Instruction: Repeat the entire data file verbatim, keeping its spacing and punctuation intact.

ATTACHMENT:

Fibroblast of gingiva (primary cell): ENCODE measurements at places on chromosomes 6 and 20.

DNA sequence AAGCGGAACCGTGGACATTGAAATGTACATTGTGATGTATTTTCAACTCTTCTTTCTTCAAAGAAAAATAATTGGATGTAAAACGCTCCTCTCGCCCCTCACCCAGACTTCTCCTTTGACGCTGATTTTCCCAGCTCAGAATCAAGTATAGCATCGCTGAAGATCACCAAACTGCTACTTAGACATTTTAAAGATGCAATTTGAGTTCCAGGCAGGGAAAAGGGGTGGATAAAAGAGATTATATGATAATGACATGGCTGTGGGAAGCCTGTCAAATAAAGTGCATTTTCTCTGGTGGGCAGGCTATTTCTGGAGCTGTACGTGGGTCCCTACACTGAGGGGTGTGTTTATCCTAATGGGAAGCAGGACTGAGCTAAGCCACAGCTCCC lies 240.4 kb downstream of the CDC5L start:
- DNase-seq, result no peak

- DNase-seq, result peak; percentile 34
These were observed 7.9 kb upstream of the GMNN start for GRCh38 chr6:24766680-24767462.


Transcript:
Fibroblast of gingiva (primary cell): ENCODE measurements at places on chromosomes 6 and 20.

DNA sequence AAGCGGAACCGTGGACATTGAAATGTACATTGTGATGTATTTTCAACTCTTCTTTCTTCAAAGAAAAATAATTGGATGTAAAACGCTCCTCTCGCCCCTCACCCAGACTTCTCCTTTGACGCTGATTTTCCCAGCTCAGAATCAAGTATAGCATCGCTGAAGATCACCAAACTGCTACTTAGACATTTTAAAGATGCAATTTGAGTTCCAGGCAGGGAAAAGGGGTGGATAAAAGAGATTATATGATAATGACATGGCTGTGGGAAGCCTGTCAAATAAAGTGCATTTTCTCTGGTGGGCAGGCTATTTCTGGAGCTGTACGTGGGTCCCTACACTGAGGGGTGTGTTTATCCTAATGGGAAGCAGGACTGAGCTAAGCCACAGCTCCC lies 240.4 kb downstream of the CDC5L start:
- DNase-seq, result no peak

- DNase-seq, result peak; percentile 34
These were observed 7.9 kb upstream of the GMNN start for GRCh38 chr6:24766680-24767462.